First, I should tell you that I don't trust dudes who unironically wear red jockey shorts or have lower-back tattoos. I'm bringing this up because Nev Schulman is guilty of both of these no-nos.
For me, seeing Schulman's scrawny brief-clad, ink-covered behind - literally - was the most shocking part of "Catfish," a documentary that is supposed to surprise viewers with its twisty storyline. But much like the sight of Schulman in red tighty-whiteys with a tramp stamp, there are things in the movie that appear more suspect than others.
Schulman is a photographer who lives with filmmakers Henry Joost and Ariel, Nev's brother. One day, Abby, an 8-year-old girl, contacts Schulman on Facebook. Schulman eventually mentors and strikes up a friendship with the young girl, who is something of an art prodigy in her small Michigan town. Soon, he becomes a friend to the whole family, getting friend requests from Abby's mom, Angela, and Abby's half-sister, Megan.
Nev is particularly drawn to Megan, a virginal 19-year-old with a flair for singing and songwriting. They start texting and chatting online with each other, calling each other "Babe" and other cute stuff like that.
One night, Schulman and the directors ask Megan to cover a song and play it online, which she does. When they find an "original" song of hers, they learn that the song has been around for quite a while, even appearing on the "One Tree Hill" soundtrack. They start snooping around and discover that these songs she allegedly recorded are tunes from other people she posted online. When they begin investigating the other bits and pieces of Megan and her family's life, they come to one conclusion: Someone hasn't been telling the truth. (BTW, they make this discovery while staying in Vail, Colo. How's that for shameless, obvious symbolism?)
A story unravels
Schulman and the directors embark on a trip to Michigan to get some answers. What they finally discover I'm not supposed to tell you about because the entire movie hinges on this Big Reveal. Because of this, the movie has been marketed as some sort of suspenseful, real-life thriller. But I'm here to tell you, that's so not the case, and it's kind of infuriating that the movie has been trumpeted this way.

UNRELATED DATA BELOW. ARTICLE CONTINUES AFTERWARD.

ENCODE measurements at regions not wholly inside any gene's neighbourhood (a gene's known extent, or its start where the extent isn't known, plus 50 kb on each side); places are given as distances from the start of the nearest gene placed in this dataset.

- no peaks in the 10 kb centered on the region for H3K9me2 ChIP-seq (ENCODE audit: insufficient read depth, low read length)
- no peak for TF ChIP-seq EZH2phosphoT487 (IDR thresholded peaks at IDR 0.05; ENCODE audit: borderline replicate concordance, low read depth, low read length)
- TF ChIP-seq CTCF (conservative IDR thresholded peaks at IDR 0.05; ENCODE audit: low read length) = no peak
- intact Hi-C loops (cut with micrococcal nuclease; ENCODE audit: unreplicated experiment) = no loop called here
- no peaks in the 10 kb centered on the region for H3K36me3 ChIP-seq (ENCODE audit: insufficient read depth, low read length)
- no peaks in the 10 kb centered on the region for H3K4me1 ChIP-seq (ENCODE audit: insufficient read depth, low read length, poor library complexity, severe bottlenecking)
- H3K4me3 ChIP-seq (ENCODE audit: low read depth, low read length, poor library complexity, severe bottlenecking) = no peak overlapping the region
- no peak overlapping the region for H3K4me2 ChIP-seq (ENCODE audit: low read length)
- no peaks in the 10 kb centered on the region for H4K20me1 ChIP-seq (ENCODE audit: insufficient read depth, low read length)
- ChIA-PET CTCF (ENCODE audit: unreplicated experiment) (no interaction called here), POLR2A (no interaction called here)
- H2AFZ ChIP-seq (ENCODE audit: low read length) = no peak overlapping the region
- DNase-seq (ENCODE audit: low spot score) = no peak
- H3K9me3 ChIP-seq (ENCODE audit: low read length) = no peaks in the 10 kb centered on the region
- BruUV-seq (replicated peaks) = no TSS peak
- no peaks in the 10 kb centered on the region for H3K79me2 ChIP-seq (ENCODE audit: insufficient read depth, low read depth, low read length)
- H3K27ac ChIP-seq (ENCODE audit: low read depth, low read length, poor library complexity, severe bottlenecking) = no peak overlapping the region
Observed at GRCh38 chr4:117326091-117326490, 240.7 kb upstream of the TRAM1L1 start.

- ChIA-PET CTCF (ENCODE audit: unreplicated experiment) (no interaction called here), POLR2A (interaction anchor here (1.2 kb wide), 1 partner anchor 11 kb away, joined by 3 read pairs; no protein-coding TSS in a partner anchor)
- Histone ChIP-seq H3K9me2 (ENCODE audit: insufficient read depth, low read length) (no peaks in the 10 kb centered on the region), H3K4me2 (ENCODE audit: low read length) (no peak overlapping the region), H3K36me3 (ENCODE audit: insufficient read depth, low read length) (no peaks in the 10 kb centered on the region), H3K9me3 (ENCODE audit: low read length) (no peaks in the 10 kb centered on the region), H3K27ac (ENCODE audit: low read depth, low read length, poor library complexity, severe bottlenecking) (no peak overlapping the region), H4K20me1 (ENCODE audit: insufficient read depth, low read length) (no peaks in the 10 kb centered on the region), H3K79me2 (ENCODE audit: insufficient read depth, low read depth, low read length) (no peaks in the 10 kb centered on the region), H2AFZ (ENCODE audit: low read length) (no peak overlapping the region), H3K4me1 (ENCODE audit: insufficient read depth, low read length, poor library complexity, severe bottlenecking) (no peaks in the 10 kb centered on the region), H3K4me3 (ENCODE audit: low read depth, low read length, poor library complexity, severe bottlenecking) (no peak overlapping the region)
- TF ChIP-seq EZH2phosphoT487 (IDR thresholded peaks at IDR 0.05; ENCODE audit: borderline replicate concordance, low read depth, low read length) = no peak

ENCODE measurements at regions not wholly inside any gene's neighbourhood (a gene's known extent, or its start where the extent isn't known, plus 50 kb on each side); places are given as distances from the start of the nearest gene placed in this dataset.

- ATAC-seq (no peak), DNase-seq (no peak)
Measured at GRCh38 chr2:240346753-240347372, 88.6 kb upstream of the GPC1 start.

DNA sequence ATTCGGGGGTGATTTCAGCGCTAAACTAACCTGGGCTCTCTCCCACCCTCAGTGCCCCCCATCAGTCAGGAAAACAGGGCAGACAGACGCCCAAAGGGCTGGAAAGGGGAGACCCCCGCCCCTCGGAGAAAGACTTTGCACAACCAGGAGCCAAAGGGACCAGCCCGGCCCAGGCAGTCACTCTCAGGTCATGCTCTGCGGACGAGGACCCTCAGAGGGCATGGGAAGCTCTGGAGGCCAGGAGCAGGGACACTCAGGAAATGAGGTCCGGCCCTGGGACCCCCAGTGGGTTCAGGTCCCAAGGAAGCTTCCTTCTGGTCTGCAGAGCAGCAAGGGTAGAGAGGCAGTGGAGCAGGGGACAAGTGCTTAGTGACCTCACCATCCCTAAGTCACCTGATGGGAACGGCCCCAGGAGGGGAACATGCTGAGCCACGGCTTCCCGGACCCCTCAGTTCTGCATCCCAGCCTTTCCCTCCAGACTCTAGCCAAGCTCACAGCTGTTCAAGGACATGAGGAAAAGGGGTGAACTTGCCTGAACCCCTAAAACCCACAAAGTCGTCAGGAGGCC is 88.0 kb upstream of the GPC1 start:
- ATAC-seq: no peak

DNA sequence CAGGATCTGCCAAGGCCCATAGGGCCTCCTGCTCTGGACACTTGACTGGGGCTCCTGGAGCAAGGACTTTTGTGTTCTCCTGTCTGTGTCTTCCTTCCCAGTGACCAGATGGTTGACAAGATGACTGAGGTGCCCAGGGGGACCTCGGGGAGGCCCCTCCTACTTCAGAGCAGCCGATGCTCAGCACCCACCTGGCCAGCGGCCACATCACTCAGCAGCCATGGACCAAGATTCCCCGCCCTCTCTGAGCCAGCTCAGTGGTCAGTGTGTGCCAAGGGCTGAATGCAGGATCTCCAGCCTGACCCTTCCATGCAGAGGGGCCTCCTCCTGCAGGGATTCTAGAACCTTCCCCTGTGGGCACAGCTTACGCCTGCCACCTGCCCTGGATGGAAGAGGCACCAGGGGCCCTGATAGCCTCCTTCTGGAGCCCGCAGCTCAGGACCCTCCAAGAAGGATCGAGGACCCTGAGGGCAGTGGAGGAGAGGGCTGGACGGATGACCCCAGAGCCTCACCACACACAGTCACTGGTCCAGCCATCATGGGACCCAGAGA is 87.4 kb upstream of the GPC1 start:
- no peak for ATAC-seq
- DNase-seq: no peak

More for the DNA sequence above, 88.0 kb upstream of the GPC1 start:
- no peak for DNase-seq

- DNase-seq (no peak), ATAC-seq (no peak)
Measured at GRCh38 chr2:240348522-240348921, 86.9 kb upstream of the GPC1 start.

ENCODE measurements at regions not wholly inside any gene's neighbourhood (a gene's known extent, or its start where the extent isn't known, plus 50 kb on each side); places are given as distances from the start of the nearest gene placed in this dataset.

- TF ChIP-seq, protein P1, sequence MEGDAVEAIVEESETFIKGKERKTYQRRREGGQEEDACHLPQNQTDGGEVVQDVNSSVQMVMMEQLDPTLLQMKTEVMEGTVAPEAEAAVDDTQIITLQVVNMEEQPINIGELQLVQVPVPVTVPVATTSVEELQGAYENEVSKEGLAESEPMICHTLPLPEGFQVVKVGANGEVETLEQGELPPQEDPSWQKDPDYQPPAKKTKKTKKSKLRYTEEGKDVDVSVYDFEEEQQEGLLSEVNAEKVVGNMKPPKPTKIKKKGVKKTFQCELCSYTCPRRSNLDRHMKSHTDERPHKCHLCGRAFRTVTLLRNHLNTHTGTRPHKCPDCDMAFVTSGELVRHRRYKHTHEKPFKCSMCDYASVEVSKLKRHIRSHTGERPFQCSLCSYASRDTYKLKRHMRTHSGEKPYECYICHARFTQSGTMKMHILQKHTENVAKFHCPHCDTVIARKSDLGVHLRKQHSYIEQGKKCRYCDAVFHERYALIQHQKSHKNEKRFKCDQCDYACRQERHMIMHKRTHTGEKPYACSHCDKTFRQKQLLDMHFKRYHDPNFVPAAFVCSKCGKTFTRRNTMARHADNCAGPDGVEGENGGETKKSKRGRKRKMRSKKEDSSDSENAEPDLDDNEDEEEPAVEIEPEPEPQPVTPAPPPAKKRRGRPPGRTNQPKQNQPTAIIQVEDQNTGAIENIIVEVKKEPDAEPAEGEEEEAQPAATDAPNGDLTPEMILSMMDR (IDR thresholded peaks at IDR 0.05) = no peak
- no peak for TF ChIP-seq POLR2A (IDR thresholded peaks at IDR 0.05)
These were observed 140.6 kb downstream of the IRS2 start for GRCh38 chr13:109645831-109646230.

What does happen when the Big Reveal shows up is that the movie actually becomes, well, interesting. Schulman and the directors are hit with something - or, should I say, someone - they didn't have when the movie was all about them: a sense of honest humanity. Once that has been established, the trio is forced to stop becoming smug hipster doofuses, annoyingly capturing everything that happens via flip-cams and other video equipment, and to stop snarkily wondering what kind of sick freak would do something like this. They must acknowledge that, for a lot of people, pretending to be someone else online is all they've got.
I'm trying to figure out the point of "Catfish," a movie whose biggest piece of advice appears to be: always Google those who try to friend you on Facebook. (Nev never does this, which is another strike against the man.) Another documentary whose authenticity comes into question before the first 15 minutes are up, "Catfish" seems less concerned with what makes people lie on the Web, and more concerned with calling out those who do, especially those who make you think you've been talking to a hot, young chick for several months.
Near the end, Schulman and the guys start focusing on the latter more than the former. But a smarter, less self-centered film would have dealt completely with how social networks have basically given people carte blanche to pretend to be something they're not, ultimately masking the lonely, sad and shameful existences they try so desperately to cover up.
Unfortunately, "Catfish" is a so-called mystery that uncovers only what we knew all along: People have a hard time being themselves.
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